ROVER CAN’T FIND THE RIGHT ROAD
The sudden exit of its CEO highlights BMW’s impatience
So much for smooth succession. Officials at German carmaker BMW were caught sleeping at the wheel in late April when John Towers, CEO of Rover Group Ltd., its struggling British subsidiary, suddenly announced his departure. It could take weeks or months to choose his successor.
Neither Towers nor BMW execs will comment on his exit. But industry sources say that two years after buying Rover from British Aerospace for $1.2 billion, BMW is unhappy with its pace of change and wants to exert more control. Wolfgang Reitzle, BMW’s research and development chief, who became Rover’s chairman seven months ago, is launching a major makeover. “Only now is work really beginning to restructure Rover,” says a source close to BMW.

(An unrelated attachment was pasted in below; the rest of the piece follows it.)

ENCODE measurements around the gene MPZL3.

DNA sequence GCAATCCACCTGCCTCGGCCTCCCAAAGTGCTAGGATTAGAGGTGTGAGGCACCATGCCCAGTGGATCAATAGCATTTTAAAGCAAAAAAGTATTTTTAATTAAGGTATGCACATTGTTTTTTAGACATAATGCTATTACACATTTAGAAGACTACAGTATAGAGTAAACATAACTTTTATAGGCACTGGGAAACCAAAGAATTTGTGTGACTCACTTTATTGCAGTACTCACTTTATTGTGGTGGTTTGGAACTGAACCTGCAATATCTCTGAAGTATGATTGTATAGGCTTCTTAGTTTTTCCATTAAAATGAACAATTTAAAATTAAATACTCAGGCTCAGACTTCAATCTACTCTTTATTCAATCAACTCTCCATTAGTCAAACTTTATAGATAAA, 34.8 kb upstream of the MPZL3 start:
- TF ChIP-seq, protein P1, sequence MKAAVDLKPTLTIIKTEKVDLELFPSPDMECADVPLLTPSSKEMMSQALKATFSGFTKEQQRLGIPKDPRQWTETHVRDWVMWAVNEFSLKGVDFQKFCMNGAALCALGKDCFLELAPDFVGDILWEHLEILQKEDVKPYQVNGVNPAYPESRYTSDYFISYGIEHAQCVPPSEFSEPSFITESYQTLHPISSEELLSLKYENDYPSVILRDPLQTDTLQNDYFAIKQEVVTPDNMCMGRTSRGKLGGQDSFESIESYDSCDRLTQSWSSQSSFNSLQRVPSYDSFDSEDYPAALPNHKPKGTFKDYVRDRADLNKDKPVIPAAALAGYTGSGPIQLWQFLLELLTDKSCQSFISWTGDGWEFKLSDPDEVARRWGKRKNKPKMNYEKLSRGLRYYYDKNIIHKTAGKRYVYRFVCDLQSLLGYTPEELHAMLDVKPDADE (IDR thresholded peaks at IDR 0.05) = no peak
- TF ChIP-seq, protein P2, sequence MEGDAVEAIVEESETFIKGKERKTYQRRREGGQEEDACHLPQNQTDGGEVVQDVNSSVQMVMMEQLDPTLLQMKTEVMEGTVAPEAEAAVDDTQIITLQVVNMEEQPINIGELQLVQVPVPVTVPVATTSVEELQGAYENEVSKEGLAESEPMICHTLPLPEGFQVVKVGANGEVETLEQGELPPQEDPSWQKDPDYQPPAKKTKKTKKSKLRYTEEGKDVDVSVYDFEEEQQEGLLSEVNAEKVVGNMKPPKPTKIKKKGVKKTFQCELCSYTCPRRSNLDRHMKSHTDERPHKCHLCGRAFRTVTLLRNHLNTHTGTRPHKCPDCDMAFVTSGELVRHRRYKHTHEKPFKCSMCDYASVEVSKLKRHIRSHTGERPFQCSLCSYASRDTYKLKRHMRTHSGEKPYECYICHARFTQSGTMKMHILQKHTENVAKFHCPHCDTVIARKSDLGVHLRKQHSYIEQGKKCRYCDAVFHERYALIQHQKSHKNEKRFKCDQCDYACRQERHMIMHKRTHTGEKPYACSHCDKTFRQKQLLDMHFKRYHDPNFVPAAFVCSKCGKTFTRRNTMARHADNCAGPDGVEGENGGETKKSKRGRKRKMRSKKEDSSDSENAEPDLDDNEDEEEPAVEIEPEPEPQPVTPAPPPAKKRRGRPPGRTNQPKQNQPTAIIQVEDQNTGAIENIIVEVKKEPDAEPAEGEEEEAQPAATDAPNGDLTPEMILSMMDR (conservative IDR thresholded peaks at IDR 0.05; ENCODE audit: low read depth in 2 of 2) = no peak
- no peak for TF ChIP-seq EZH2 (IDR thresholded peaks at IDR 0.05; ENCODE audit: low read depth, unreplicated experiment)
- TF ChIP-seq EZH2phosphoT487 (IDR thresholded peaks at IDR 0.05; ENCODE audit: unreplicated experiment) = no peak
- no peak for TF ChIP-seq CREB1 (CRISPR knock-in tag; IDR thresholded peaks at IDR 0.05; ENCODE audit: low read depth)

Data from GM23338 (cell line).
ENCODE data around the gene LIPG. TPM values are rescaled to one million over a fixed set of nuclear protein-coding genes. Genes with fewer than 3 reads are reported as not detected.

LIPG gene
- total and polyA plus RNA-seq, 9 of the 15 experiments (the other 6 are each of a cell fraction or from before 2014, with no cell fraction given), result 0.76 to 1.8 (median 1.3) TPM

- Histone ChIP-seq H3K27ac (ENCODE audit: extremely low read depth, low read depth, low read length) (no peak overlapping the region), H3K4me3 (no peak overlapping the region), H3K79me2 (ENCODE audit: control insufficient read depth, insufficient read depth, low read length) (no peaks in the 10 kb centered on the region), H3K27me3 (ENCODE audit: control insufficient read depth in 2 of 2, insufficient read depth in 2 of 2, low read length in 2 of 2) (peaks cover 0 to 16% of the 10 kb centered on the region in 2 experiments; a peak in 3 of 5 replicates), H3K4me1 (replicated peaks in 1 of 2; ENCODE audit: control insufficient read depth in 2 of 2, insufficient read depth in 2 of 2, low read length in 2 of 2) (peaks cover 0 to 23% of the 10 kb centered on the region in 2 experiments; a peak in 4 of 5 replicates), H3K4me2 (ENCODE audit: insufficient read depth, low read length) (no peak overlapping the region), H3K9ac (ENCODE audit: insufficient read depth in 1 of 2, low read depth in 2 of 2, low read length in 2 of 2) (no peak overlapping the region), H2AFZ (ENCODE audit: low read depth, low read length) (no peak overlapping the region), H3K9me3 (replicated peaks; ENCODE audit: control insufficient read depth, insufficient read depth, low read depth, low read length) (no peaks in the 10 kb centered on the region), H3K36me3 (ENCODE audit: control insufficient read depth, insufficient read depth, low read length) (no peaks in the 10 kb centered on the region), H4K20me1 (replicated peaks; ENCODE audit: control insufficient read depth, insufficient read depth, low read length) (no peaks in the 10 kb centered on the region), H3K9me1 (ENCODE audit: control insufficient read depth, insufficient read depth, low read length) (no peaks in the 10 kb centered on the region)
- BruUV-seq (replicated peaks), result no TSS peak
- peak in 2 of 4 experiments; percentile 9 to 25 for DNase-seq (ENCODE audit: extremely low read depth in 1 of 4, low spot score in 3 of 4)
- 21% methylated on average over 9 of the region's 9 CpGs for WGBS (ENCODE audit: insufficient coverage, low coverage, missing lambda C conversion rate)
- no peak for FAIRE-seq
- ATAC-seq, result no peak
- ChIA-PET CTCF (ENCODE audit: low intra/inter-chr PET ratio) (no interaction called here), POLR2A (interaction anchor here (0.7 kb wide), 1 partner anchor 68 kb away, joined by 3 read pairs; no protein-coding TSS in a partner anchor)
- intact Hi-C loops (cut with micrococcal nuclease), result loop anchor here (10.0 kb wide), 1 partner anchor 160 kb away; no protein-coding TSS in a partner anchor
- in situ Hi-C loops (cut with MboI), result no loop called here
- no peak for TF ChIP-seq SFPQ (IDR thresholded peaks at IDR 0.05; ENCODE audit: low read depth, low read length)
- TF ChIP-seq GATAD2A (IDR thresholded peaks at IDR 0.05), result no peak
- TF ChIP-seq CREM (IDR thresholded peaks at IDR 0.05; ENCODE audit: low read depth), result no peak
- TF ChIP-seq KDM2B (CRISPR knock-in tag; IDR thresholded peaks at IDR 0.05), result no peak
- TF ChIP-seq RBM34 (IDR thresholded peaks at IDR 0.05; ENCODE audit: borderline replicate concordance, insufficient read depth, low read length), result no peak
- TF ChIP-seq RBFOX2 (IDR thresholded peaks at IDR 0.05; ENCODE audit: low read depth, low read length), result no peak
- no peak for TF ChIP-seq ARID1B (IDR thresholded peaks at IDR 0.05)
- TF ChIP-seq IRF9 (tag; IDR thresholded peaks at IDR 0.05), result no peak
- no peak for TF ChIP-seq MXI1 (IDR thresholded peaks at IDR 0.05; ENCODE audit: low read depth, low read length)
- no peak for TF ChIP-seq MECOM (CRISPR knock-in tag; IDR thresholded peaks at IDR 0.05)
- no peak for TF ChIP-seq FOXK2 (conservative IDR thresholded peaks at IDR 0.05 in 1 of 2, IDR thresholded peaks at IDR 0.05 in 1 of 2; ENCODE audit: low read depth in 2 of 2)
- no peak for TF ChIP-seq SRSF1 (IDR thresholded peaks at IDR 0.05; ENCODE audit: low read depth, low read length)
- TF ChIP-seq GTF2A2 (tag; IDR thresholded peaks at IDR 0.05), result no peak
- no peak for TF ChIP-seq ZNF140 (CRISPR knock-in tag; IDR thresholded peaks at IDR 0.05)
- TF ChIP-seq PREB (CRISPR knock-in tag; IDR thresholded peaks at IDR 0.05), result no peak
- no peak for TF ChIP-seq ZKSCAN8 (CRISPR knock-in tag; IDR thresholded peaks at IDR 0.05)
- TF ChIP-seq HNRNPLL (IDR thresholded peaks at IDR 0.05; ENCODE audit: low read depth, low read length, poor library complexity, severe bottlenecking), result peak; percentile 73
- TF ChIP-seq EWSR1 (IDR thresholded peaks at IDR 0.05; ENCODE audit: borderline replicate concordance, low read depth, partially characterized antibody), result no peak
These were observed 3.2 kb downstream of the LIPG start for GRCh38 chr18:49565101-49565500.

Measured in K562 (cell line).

Critics say this shakeup is overdue. Rover lost $237 million last year, after earning just $27 million in 1994. In the past two years, the company has added 6,000 new workers, eroding productivity. And two new cars, the $15,000 model 200 and $18,700 model 400, have elicited yawns in showrooms. Says John Lawson, analyst at Salomon Brothers International Ltd.: “[BMW] has been pussyfooting.”
Now Reitzle must strike a delicate balance. He must slash Rover’s costs but also maintain its British image. So while safeguarding Rover’s styling, Reitzle must integrate the company more closely with BMW, analysts say. That means sharing major components such as engines and transmissions. To preserve Rover’s British identity, BMW officials are also searching for a Briton to replace Towers rather than a German executive. They fear British consumers might resent heavy-handed German management influence.
Such squeamishness better not distract BMW for long, however. It pumped nearly $800 million into Rover last year for product development and is putting in just as much this year. Only with a firmer hand on the wheel is BMW likely to see that investment pay off soon.
By David Woodruff in Bonn, with Julia Flynn in London
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